Food Logistics Tips Suppliers Should Know
The Importance of Food Logistics for Businesses
Transportation-related food and beverage safety failures cost businesses over $2 billion each year. Many food industry professionals believe that this figure is severely underreported and is in reality much higher.
Food safety failures may be incurred due to factors ranging from tampering to temperature changes. With so many separate parties involved, it is difficult to make sure that foods reach their intended destination safely.
Contaminated goods can have disastrous consequences on a food industry business, ranging from legal proceedings to the potential death of a consumer. For these reasons, food safety logistics must be strictly and routinely implemented.
There are various logistical measures employable to create a safe, reliable, and secure food transportation management system. These measures include smart monitoring tools, sterile packaging, training, education, understanding legal obligations, and regular supply chain audits.
Each product transported must be specifically considered which can be challenging. For example, certain products stored in fragile containers could not get mindlessly tossed onto the floor of a transport truck.
While a can of soup may fair just fine, a glass container of pickles would require appropriate packaging to ensure the product would not arrive at its intended destination damaged.
Proper sanitation is essential to maintaining healthy food standards during transportation and avoiding foods being contaminated or cross-contaminated. Industry professionals need to vigilantly monitor sanitation through all stages and processes of food supply chain management.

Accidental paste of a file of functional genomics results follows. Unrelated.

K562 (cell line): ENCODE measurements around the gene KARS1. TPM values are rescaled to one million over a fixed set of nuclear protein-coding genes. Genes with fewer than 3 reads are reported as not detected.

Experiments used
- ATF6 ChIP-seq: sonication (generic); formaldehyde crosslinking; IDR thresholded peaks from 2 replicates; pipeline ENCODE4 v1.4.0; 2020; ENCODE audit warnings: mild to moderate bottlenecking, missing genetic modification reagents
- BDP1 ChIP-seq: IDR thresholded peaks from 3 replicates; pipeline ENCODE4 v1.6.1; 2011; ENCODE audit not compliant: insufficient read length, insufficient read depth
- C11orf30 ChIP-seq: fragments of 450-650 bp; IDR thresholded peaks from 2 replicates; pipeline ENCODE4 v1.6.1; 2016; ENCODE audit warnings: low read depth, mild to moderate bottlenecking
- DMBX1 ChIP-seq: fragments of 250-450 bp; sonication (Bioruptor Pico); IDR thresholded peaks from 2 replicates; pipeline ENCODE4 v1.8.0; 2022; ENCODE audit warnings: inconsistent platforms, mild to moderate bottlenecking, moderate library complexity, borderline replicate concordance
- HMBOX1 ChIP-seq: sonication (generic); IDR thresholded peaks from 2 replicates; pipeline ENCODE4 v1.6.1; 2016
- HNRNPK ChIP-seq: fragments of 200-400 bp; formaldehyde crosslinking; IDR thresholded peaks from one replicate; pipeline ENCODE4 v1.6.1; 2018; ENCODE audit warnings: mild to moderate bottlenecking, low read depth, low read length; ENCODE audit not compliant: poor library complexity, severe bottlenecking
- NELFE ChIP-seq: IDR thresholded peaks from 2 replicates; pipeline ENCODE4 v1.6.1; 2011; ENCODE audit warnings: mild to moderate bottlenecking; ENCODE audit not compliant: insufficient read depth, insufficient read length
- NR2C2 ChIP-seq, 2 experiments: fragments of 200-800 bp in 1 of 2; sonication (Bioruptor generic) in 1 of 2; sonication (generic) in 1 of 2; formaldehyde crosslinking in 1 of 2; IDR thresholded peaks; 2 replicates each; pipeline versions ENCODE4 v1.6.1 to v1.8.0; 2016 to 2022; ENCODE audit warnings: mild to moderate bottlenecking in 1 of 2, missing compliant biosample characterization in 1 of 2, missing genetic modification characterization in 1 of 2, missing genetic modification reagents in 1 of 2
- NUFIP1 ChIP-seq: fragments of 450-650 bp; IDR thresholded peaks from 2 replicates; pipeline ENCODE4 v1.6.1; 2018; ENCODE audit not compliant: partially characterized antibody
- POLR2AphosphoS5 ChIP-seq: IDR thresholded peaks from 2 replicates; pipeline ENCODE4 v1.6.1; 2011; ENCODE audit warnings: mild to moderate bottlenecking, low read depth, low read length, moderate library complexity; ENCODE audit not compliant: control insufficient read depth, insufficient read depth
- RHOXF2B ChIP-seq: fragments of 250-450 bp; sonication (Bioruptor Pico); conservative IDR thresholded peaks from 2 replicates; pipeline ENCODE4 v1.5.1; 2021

Remember to disinfect and sanitize machinery that products are in contact with regularly. Water sources, lines, tanks, and nozzles should be frequently checked for pathogens and biofilms. This will prevent the spread of foodborne illness, which could not only result in a costly lawsuit but potentially the injury or death of a consumer.
Sterilely and securely packaged products are not enough to maintain food safety standards during transportation. All surfaces that make contact with products need to be completely sanitary and disinfected.
Transport vehicles and fleets need to be sanitized throughout the food supply chain. Employees should always strictly comply with sanitation guidelines, including handwashing and wearing proper safety gear.
Accountability Through Proper Supply Chain Management
Food logistics necessitate proactive maintenance, including regular checks and audits, to help ensure all processes and operations are functioning efficiently. Audits check that all parties involved are following necessary policies and regulations. Checks and audits are indispensable tools for preventing food safety issues before they occur.
Beyond meeting industry standards, audits provide an opportunity to improve food logistics. An audit is a great time to invest in upgrades that could enhance your business. Below are some questions to help you pinpoint areas where you can improve during the audit process-
- Is my system transparent enough?
- Is there any way I could boost my preventative or corrective measures?
- Do I have the most efficient tracking system possible?
- Am I happy with my current partner and third party business relationships?
Through continuous system improvements and accountability, industry professionals can lead the entire industry towards a safer and more effective future.
Awareness of Compliances
All employees involved in the supply chain management and transport management process should receive training. Everyone, including third-party service providers, need to understand the safety guidelines and regulations relevant to their role.